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Careers Update - November 15, 2018

author: Anthony Meehan

14 Nov

Careers Update - November 15, 2018

What young people want you to know about flexible work

By Nina Roxburgh (Foundation For Young Australians)

Research shows that young people are struggling to make up the 35+ hours a week equal to a full-time workload by the age of 25. Those who do secure full-time hours are often managing multiple jobs including casual, part-time, and freelance work.

A 15 year old today is more likely to have 17 jobs over five industries in their lifetime, making our career paths more like career webs or jungle gyms. This lack of job security and income stability, means young people face barriers to key adulthood milestones like moving out of home before 30 and buying property.

There are also opportunities for Millennials and Gen Z in this economy though. They can opt for a flexible work life with multiple jobs and no set 9-5, Monday to Friday job. They can travel the world while holding down a job in Melbourne. With the right skills and mindset they can move more easily between careers instead of working one job for their whole life.  

These are the two sides of the ‘flexible work’ coin. So is this good for young people? Do they actually want flexible jobs over a stable 9-5 income? We decided to ask early career young people what they think:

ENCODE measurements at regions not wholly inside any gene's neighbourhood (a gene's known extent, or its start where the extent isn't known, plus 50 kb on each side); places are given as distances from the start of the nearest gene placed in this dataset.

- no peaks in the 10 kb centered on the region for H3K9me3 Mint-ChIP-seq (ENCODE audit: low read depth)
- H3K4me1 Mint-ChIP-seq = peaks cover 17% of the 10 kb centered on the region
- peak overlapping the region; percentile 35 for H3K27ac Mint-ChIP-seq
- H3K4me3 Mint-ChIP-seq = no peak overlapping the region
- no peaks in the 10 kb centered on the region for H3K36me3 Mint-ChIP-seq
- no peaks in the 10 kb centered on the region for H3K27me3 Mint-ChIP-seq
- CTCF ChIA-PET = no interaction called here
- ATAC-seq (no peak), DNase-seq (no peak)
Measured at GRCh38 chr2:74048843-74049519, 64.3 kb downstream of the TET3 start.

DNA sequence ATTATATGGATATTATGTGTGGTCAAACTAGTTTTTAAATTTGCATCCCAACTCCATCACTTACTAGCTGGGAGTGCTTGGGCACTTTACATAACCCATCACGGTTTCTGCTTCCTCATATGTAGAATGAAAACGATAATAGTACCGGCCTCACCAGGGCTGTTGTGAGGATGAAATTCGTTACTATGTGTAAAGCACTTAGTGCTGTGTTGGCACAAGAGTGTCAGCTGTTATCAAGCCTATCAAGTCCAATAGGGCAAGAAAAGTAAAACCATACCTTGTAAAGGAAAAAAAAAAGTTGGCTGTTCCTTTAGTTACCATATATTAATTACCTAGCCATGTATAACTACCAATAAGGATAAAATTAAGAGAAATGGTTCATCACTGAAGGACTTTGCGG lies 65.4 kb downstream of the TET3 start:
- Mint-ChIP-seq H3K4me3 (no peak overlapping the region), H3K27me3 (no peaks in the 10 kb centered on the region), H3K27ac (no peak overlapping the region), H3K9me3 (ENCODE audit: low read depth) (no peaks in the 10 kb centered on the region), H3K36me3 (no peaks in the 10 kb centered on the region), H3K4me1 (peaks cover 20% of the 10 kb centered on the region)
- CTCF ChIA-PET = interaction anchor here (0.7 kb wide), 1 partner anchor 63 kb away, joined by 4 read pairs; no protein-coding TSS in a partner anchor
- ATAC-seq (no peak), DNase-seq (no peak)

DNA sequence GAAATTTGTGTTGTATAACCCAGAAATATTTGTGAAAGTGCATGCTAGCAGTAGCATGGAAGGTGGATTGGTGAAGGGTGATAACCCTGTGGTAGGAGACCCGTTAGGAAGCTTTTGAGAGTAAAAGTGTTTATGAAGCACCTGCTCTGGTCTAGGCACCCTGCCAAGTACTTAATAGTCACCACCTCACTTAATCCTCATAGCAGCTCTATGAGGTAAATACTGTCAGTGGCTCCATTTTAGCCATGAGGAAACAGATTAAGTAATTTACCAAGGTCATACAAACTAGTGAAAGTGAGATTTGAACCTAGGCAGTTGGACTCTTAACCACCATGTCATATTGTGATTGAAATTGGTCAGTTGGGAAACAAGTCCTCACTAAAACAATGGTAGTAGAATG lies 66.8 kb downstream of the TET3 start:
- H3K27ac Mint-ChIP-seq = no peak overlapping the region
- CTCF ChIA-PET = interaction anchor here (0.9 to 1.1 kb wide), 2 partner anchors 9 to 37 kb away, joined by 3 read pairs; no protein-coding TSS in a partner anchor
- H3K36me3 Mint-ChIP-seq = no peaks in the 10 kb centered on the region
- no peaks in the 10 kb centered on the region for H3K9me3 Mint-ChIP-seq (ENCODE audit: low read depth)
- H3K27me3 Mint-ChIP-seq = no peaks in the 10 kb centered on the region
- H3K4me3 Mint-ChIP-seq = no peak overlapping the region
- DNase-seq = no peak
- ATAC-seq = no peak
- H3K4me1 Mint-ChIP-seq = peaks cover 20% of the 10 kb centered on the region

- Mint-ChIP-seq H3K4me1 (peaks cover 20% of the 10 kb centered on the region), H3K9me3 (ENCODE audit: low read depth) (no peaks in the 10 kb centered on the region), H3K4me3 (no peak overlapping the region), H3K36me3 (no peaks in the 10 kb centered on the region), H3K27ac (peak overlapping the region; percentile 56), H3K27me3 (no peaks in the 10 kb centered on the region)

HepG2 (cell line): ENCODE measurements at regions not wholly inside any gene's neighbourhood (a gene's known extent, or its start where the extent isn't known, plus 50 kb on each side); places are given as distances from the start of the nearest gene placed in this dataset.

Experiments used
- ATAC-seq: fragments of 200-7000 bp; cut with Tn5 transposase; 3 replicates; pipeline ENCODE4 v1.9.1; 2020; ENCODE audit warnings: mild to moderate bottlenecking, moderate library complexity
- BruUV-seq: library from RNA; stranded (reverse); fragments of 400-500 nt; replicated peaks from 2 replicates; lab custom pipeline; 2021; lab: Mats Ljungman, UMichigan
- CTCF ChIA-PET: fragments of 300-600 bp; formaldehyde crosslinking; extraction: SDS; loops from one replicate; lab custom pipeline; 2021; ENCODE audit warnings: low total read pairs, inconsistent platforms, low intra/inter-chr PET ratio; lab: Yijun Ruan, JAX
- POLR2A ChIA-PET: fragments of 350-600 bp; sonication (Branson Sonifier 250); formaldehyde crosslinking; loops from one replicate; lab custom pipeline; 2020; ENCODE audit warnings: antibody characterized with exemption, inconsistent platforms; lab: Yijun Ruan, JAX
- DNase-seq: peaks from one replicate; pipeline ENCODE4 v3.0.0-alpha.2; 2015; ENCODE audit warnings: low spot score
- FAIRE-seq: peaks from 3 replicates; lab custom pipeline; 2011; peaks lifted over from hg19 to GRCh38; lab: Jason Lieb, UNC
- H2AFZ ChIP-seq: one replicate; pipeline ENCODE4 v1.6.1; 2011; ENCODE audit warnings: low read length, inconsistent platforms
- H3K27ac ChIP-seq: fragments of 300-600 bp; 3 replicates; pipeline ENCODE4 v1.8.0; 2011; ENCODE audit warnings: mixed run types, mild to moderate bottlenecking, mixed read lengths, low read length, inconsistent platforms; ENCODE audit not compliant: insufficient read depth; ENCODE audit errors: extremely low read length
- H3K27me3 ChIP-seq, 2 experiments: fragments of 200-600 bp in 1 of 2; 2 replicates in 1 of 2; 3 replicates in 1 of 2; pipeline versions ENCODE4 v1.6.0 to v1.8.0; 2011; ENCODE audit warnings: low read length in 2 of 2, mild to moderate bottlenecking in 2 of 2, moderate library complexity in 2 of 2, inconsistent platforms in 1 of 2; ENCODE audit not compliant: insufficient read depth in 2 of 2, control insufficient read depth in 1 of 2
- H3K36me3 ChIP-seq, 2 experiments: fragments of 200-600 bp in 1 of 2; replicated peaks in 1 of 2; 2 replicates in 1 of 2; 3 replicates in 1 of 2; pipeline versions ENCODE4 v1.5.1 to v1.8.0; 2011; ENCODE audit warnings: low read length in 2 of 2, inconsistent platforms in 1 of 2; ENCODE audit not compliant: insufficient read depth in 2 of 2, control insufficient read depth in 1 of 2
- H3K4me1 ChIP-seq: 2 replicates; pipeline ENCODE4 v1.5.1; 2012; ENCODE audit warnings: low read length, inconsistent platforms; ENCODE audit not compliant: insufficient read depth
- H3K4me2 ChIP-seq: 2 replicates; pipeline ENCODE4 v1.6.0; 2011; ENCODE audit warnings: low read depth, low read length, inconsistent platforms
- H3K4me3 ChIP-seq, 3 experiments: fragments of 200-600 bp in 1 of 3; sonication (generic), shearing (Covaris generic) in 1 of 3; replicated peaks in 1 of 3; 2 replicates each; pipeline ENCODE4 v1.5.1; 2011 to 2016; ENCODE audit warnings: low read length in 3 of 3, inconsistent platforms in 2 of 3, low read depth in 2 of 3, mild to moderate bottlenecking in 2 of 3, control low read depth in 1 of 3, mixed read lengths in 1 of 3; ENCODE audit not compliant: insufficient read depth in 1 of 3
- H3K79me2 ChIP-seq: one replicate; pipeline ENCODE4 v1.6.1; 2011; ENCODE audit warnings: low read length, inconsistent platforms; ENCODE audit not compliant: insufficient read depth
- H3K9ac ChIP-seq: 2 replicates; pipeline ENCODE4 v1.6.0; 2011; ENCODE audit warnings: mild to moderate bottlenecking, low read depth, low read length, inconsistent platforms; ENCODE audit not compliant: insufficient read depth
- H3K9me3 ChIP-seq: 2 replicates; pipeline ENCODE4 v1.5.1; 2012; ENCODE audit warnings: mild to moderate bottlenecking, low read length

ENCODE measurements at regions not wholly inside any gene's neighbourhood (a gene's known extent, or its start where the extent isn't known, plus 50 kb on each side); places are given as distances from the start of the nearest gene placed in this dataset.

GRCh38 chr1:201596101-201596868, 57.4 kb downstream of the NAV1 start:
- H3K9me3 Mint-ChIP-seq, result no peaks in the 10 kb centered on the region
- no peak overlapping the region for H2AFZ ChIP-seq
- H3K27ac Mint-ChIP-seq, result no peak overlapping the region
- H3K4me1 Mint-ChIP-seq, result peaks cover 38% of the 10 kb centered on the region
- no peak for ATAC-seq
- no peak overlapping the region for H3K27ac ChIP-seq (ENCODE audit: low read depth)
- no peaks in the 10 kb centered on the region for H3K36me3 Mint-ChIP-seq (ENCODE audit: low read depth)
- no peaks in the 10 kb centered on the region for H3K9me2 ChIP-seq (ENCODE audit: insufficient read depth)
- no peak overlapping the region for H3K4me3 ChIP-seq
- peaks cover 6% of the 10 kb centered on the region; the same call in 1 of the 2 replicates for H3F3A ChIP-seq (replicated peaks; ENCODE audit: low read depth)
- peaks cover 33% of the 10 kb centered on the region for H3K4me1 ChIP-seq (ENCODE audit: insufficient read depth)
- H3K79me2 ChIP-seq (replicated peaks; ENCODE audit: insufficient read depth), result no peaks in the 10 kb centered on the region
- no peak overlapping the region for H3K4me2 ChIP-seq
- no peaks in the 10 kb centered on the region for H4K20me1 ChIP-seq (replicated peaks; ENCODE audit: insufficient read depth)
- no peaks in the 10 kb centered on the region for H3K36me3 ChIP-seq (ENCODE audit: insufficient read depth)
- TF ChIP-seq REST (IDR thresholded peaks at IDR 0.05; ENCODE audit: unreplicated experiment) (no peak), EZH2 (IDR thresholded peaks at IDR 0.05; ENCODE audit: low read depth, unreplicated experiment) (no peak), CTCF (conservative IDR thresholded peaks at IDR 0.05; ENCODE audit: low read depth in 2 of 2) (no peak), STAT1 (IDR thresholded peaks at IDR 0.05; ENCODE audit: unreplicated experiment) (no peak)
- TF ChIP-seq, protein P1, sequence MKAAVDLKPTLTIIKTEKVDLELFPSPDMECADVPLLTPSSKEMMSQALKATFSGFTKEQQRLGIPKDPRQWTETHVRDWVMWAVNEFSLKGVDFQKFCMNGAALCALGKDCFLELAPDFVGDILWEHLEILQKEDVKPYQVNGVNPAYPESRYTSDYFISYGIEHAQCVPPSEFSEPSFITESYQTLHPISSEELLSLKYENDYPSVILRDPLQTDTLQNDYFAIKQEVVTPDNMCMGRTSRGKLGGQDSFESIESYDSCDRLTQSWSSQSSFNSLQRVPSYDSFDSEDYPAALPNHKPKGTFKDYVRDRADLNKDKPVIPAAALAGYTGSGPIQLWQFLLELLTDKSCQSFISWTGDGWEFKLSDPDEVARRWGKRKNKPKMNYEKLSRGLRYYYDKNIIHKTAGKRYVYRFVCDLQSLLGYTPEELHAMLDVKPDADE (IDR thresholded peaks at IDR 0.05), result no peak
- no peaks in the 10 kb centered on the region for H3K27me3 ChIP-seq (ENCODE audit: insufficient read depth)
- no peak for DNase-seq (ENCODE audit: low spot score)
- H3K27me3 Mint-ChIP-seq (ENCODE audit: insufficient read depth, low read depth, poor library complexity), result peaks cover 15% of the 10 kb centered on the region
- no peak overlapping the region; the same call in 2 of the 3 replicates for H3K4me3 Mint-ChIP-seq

Michael | 23

Ideally, I would like to work a flexible job that I can fit in with my own side projects and work that I want to explore in different industries. I want to be able to build my skills and knowledge in multiple disciples, industries and sectors. I don’t really see myself working in one industry or career for my whole life and only really learning one skill set. I want to explore and experience all the possibilities out there and build a portfolio of skills

Henry | 19

I would prefer a flexible job over a Monday to Friday job in my desired industry. As an aspiring entrepreneur, the flexibility of a job is important to me as it would enable me to work the necessary hours required in order to achieve certain goals at work. Sometimes, this may not be achieved through a rigid, fixed schedule from 9am to 5pm for 5 days a week.

I think it would also effectively decrease work related stress in the sense that you wouldn’t have to rush a certain task in order to get it done by the end of your shift. Likewise, with the necessary discipline, I believe my productivity would be increased through the ability to optimise schedule to complete tasks faster and hence promote a healthier lifestyle through allocating more time to socialise and exercise outside of work. 

Aaron | 28

At the moment, I am leaning much more towards the idea of flexible work arrangements. I like the idea of both flexibility in how I work but also variety in where I work. But of course this changes depending on your responsibilities, and I am very aware that my preferences could change as I get older. I already find the lack of security in flexible work worrying, but can imagine it is even more so when you decide to buy a house or start a family for example.

While there are mixed views about the benefits of flexible work arrangements, it is clear that young people are concerned about their job stability, and the impacts insecure work have on their future-planning ability.